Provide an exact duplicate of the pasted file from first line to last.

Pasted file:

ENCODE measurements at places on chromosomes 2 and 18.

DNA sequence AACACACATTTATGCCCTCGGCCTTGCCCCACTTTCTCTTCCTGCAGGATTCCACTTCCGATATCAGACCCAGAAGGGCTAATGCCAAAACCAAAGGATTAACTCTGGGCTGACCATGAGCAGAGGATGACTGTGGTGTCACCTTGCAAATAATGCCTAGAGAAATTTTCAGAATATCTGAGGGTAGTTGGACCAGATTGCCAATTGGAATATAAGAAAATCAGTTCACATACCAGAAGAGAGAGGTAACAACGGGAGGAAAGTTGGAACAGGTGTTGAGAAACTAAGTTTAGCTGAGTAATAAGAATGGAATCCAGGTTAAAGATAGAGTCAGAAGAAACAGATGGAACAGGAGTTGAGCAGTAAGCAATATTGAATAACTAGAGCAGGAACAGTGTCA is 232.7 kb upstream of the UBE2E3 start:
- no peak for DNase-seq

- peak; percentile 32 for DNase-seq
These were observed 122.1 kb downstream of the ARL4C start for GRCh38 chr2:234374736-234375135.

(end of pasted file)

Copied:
ENCODE measurements at places on chromosomes 2 and 18.

DNA sequence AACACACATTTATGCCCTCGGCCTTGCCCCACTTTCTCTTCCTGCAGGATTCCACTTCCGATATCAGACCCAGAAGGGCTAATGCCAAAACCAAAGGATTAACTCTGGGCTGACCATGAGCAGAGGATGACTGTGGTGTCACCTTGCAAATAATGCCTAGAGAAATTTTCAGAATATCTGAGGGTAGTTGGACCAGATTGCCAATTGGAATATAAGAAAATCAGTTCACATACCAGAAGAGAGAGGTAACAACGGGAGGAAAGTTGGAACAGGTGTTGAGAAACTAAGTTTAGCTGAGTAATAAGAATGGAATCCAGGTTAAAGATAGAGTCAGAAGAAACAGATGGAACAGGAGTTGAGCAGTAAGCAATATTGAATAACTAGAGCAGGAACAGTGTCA is 232.7 kb upstream of the UBE2E3 start:
- no peak for DNase-seq

- peak; percentile 32 for DNase-seq
These were observed 122.1 kb downstream of the ARL4C start for GRCh38 chr2:234374736-234375135.